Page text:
Thursday, June 20, 2013

Goodbye Google Reader, Hello Feedly and Digg

Google Reader was introduced through Google Labs on October 7, 2005. Since then it has become the dominant RSS feed reader on the web, and is the go-to web app for millions of people around the world. Such is its dominance, that alternative readers have long since abandoned the cause. It is especially popular among tech journalists, who use the service to ensure they monitor all their online sources for every bit of news.

I have been using Google Reader since February 6, 2007, and in that time I have read an astonishing 236,470 articles - a little over 100 articles every day!

On March 13, 3013, Google announced that it would be closing Reader on July 1, 2013, due to declining use. This is the sad reminder that greets us when you open Reader now:

For some reason, Google have never offered a compelling mobile app for Reader, but many developers have launched apps that use the Google Reader backend. Reeder, Feedly, and my personal choice, Mr. Reader, are some of the leading iOS apps in this market.

Feedly has been hard at work to introduce its own service to replace Google Reader, and interestingly, has seen its user base jump from 4 million to 12 million since Google's March announcement. Unfortunately, the "new" Google measures users in hundreds of millions, so these figures apparently are insufficient for them to retain an interest in the sector. Perhaps Google thinks users will flock to Google +, but for me Google + doesn't have the focus of a good RSS reader. Perhaps apps like Flipboard and Zite can offer similar content, but neither one allows me to scan through articles with the same speed.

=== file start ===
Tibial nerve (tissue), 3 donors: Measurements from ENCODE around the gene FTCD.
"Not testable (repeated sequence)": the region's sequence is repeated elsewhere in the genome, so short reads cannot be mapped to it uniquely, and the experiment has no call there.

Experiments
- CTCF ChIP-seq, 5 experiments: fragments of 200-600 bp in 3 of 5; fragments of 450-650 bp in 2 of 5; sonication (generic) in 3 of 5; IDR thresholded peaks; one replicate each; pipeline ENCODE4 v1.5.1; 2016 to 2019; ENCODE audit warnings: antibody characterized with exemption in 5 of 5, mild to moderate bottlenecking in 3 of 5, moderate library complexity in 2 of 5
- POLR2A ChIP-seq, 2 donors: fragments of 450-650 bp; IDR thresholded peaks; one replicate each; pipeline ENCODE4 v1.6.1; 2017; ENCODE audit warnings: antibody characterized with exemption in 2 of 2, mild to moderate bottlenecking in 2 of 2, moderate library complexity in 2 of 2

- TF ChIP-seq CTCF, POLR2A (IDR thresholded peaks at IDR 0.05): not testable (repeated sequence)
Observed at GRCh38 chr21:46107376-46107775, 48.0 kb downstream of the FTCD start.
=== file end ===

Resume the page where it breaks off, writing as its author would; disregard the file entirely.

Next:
So where do users go?

The aforementioned Feedly yesterday announced via their blog the introduction of Feedly Cloud, and the Feedly web app which offers a very similar service to Google Reader. Users can now migrate their feeds from Reader over to Feedly Cloud, and they have already been approached by more than 200 developers since they announced their API.

Similarly, the team at Digg have been hard at work building their app, to be called Digg Reader (of course). In their blog they announced that they will be rolling out Version 1 shortly, but have promised everyone will have access by June 26. They will also offer migration from Google Reader, and their interface looks very clean and simple. Mobile apps are in development, and will offer cloud syncing. The service will be following the freemium model, but the team have said that all the features offered at launch will remain free. You can register for the service here.